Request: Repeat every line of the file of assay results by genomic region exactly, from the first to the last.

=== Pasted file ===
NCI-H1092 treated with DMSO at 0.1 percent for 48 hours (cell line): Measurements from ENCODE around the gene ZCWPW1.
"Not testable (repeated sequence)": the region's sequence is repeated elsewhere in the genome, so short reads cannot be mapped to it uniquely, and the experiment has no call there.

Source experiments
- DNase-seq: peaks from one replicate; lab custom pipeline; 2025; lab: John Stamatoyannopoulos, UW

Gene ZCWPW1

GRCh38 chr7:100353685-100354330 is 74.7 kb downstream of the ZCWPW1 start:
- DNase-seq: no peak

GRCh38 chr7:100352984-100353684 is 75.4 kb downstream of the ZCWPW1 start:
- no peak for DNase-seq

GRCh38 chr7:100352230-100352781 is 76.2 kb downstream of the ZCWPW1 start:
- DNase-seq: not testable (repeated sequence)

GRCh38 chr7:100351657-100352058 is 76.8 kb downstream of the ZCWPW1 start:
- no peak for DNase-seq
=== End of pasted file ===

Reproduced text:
NCI-H1092 treated with DMSO at 0.1 percent for 48 hours (cell line): Measurements from ENCODE around the gene ZCWPW1.
"Not testable (repeated sequence)": the region's sequence is repeated elsewhere in the genome, so short reads cannot be mapped to it uniquely, and the experiment has no call there.

Source experiments
- DNase-seq: peaks from one replicate; lab custom pipeline; 2025; lab: John Stamatoyannopoulos, UW

Gene ZCWPW1

GRCh38 chr7:100353685-100354330 is 74.7 kb downstream of the ZCWPW1 start:
- DNase-seq: no peak

GRCh38 chr7:100352984-100353684 is 75.4 kb downstream of the ZCWPW1 start:
- no peak for DNase-seq

GRCh38 chr7:100352230-100352781 is 76.2 kb downstream of the ZCWPW1 start:
- DNase-seq: not testable (repeated sequence)

GRCh38 chr7:100351657-100352058 is 76.8 kb downstream of the ZCWPW1 start:
- no peak for DNase-seq